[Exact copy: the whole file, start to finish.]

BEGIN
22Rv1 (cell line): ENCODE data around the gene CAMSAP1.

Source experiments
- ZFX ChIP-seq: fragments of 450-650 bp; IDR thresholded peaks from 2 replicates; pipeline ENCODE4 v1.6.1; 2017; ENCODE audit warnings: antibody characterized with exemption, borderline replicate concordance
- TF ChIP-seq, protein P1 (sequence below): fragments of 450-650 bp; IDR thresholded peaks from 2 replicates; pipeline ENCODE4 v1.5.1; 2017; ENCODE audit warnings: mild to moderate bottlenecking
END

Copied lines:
22Rv1 (cell line): ENCODE data around the gene CAMSAP1.

Source experiments
- ZFX ChIP-seq: fragments of 450-650 bp; IDR thresholded peaks from 2 replicates; pipeline ENCODE4 v1.6.1; 2017; ENCODE audit warnings: antibody characterized with exemption, borderline replicate concordance
- TF ChIP-seq, protein P1 (sequence below): fragments of 450-650 bp; IDR thresholded peaks from 2 replicates; pipeline ENCODE4 v1.5.1; 2017; ENCODE audit warnings: mild to moderate bottlenecking